At this time in history, puppetry was looked upon as more of a low-brow form of entertainment when compared to the traditional acting forms. Puppetry was versatile and you could find puppet shows in all sorts of venues such as resort entertainment and nightclub filler acts. You can still see this today.

In the early 19th century, there were discussions as to the viability of puppetry as an actual art form. There were even discussions that went as far as to argue that puppetry performance was better, in many ways, than real actors. You see this argument going on today with the advancements of CG animation. Puppetry has been as controversial through the years as it has been entertaining.

Here of late, there has been a growing, almost retro-style interest in puppetry. Using puppets in many different capacities and fields, from Vegas performance to police departments using them to help children open up about abuse; puppets have come a long way. Puppets are here to stay, no matter how advanced our levels of entertainment become.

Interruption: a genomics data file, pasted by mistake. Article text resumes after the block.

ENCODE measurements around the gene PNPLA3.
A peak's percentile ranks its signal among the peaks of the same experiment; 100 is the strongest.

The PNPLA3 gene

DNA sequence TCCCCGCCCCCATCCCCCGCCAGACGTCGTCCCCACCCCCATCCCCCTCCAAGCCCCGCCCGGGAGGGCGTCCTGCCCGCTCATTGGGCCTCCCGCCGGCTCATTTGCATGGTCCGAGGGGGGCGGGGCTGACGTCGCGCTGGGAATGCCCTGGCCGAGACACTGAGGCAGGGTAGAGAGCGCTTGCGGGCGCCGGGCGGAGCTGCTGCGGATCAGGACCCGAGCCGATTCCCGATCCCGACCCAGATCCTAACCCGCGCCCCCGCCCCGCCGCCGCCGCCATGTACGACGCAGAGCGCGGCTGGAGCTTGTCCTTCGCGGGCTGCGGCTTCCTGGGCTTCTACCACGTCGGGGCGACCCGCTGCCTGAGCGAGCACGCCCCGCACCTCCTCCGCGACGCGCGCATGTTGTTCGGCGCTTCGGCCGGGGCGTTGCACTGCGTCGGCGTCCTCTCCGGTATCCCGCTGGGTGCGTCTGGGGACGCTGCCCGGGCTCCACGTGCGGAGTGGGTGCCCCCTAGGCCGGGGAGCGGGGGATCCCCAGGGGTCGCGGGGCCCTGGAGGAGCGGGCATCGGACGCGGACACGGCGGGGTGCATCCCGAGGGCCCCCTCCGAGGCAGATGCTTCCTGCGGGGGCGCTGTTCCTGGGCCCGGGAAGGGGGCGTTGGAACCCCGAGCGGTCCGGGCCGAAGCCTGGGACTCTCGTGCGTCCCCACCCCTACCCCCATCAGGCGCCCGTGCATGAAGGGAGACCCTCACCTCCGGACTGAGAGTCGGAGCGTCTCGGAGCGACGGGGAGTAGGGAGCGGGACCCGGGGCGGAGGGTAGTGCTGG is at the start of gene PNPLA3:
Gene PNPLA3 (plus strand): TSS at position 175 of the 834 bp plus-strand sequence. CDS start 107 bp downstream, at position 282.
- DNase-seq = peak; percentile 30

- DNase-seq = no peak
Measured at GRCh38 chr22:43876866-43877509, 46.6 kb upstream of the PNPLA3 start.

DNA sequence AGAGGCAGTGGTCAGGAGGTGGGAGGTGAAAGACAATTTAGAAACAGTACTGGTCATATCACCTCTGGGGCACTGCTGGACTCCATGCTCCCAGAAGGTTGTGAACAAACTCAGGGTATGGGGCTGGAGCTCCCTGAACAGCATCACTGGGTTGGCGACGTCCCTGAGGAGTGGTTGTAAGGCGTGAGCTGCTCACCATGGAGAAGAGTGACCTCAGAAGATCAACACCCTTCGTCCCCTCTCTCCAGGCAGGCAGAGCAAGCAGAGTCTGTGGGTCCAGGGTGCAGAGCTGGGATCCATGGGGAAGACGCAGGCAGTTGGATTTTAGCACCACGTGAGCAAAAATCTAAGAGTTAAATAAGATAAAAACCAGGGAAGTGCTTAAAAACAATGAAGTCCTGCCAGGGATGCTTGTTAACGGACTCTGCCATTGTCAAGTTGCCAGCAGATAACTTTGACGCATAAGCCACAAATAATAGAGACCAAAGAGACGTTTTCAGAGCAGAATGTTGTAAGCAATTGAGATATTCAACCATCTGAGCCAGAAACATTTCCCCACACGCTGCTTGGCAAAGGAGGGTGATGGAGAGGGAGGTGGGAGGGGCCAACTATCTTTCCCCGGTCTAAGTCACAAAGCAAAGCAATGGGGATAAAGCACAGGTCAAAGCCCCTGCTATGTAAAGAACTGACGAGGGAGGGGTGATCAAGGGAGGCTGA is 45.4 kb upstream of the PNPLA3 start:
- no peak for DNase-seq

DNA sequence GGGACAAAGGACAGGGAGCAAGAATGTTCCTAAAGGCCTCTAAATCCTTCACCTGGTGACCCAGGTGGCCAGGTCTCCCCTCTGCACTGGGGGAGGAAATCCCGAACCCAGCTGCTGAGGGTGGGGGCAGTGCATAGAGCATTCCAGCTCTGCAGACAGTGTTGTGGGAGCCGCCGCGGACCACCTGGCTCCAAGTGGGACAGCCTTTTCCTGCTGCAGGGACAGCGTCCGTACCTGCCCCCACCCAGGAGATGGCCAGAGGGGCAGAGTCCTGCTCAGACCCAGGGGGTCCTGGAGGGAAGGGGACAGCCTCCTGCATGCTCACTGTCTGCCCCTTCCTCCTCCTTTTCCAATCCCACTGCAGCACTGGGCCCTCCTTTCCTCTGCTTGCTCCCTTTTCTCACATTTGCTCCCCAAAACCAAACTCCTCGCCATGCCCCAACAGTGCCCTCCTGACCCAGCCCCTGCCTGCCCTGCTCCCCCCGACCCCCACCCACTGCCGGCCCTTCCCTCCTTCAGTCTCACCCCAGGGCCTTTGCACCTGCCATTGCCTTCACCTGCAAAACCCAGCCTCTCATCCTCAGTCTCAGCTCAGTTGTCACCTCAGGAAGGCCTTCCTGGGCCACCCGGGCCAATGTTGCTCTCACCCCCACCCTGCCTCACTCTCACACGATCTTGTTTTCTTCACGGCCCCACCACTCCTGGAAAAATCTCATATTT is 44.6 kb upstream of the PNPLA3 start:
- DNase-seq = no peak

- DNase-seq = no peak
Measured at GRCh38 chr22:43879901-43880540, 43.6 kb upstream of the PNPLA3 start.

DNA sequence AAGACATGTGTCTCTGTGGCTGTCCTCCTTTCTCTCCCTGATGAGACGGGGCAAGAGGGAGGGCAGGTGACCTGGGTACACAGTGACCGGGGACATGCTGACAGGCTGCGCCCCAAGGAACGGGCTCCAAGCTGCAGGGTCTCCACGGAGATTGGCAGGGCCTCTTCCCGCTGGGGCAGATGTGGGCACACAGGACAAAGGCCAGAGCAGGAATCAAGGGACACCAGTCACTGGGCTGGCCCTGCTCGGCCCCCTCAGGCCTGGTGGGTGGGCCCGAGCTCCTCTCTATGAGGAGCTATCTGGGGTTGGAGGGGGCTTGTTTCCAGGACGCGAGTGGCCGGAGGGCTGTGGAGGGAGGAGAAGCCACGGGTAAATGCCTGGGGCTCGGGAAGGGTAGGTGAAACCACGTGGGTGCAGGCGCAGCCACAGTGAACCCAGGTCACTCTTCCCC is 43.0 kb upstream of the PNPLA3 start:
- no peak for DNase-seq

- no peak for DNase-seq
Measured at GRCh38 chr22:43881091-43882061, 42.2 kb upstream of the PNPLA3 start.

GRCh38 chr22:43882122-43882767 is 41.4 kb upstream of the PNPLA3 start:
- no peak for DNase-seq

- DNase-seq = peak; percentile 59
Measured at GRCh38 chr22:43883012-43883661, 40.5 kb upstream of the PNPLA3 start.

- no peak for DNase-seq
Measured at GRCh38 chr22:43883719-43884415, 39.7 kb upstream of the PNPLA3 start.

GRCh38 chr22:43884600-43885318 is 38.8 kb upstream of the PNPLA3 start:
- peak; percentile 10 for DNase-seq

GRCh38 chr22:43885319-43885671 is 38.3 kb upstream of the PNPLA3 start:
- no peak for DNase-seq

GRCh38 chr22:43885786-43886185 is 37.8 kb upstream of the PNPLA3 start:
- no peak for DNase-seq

Thousands of years of history discussed in a few paragraphs do not do justice to the almost mystical history behind the artistic form of entertainment known as puppetry. If this is something that you are passionate about (and if you are reading this, you are) I would encourage you to research on your own and learn the history of each type of puppet and make yourself familiar with them all. You may find that, in your performances, you will want to explore the use of different styles and not just stick to one style in particular. I find research fun.

I do plan on doing walkthroughs of different types of puppet builds to give you ideas and inspire you to try your hand at different puppet types as well as getting your creative muscles to work.

Types of Puppets throughout History

Remember that puppetry is basically giving the illusion of life to an inanimate object; that being said, there are many types of puppetry. I will attempt to give you a brief overview of each here. This list is in no way finished and is not here to define each, but rather to give awareness of how advanced puppetry is.

Animatronics (mechanically manipulated puppets) – These are puppets that have advanced cable mechanics or remote control motors to assist in the movements.

Blacklight Puppets (puppeteers invisible) – These are used to give a free body form to fluorescent puppets. The puppeteers are not limited by the edge of the puppet stage.